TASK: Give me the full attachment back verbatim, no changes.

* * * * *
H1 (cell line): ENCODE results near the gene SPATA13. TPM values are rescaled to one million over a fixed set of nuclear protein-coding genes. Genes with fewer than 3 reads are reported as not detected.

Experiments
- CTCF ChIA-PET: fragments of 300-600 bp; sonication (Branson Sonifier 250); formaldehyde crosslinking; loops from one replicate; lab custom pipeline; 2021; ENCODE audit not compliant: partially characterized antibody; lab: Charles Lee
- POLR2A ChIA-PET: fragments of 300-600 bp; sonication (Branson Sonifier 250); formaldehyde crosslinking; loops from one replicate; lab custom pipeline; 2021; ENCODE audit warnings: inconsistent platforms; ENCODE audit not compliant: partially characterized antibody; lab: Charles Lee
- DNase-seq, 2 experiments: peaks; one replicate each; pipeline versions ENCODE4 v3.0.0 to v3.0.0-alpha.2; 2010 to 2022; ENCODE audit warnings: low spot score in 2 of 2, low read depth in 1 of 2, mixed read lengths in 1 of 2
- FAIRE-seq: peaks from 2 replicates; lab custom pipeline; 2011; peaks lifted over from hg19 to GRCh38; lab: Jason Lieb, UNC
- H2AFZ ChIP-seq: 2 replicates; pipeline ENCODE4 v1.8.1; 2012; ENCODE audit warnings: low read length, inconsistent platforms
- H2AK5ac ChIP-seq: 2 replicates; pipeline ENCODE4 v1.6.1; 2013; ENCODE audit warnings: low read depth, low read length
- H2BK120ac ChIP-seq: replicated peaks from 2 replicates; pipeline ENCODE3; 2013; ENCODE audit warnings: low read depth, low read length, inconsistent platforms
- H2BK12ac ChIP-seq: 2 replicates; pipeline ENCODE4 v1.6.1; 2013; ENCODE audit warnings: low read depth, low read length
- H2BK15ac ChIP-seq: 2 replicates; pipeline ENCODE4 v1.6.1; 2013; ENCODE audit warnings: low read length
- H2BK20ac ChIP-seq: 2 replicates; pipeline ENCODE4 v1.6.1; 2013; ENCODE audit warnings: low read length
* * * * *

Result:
H1 (cell line): ENCODE results near the gene SPATA13. TPM values are rescaled to one million over a fixed set of nuclear protein-coding genes. Genes with fewer than 3 reads are reported as not detected.

Experiments
- CTCF ChIA-PET: fragments of 300-600 bp; sonication (Branson Sonifier 250); formaldehyde crosslinking; loops from one replicate; lab custom pipeline; 2021; ENCODE audit not compliant: partially characterized antibody; lab: Charles Lee
- POLR2A ChIA-PET: fragments of 300-600 bp; sonication (Branson Sonifier 250); formaldehyde crosslinking; loops from one replicate; lab custom pipeline; 2021; ENCODE audit warnings: inconsistent platforms; ENCODE audit not compliant: partially characterized antibody; lab: Charles Lee
- DNase-seq, 2 experiments: peaks; one replicate each; pipeline versions ENCODE4 v3.0.0 to v3.0.0-alpha.2; 2010 to 2022; ENCODE audit warnings: low spot score in 2 of 2, low read depth in 1 of 2, mixed read lengths in 1 of 2
- FAIRE-seq: peaks from 2 replicates; lab custom pipeline; 2011; peaks lifted over from hg19 to GRCh38; lab: Jason Lieb, UNC
- H2AFZ ChIP-seq: 2 replicates; pipeline ENCODE4 v1.8.1; 2012; ENCODE audit warnings: low read length, inconsistent platforms
- H2AK5ac ChIP-seq: 2 replicates; pipeline ENCODE4 v1.6.1; 2013; ENCODE audit warnings: low read depth, low read length
- H2BK120ac ChIP-seq: replicated peaks from 2 replicates; pipeline ENCODE3; 2013; ENCODE audit warnings: low read depth, low read length, inconsistent platforms
- H2BK12ac ChIP-seq: 2 replicates; pipeline ENCODE4 v1.6.1; 2013; ENCODE audit warnings: low read depth, low read length
- H2BK15ac ChIP-seq: 2 replicates; pipeline ENCODE4 v1.6.1; 2013; ENCODE audit warnings: low read length
- H2BK20ac ChIP-seq: 2 replicates; pipeline ENCODE4 v1.6.1; 2013; ENCODE audit warnings: low read length